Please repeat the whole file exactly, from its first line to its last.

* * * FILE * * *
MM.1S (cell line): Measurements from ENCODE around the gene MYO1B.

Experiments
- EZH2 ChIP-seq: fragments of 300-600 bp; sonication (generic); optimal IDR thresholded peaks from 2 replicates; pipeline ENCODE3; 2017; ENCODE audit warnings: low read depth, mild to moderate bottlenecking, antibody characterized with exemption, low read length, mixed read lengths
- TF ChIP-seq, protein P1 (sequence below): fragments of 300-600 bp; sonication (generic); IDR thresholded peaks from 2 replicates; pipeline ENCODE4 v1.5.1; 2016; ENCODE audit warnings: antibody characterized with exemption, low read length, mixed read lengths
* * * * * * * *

MM.1S (cell line): Measurements from ENCODE around the gene MYO1B.

Experiments
- EZH2 ChIP-seq: fragments of 300-600 bp; sonication (generic); optimal IDR thresholded peaks from 2 replicates; pipeline ENCODE3; 2017; ENCODE audit warnings: low read depth, mild to moderate bottlenecking, antibody characterized with exemption, low read length, mixed read lengths
- TF ChIP-seq, protein P1 (sequence below): fragments of 300-600 bp; sonication (generic); IDR thresholded peaks from 2 replicates; pipeline ENCODE4 v1.5.1; 2016; ENCODE audit warnings: antibody characterized with exemption, low read length, mixed read lengths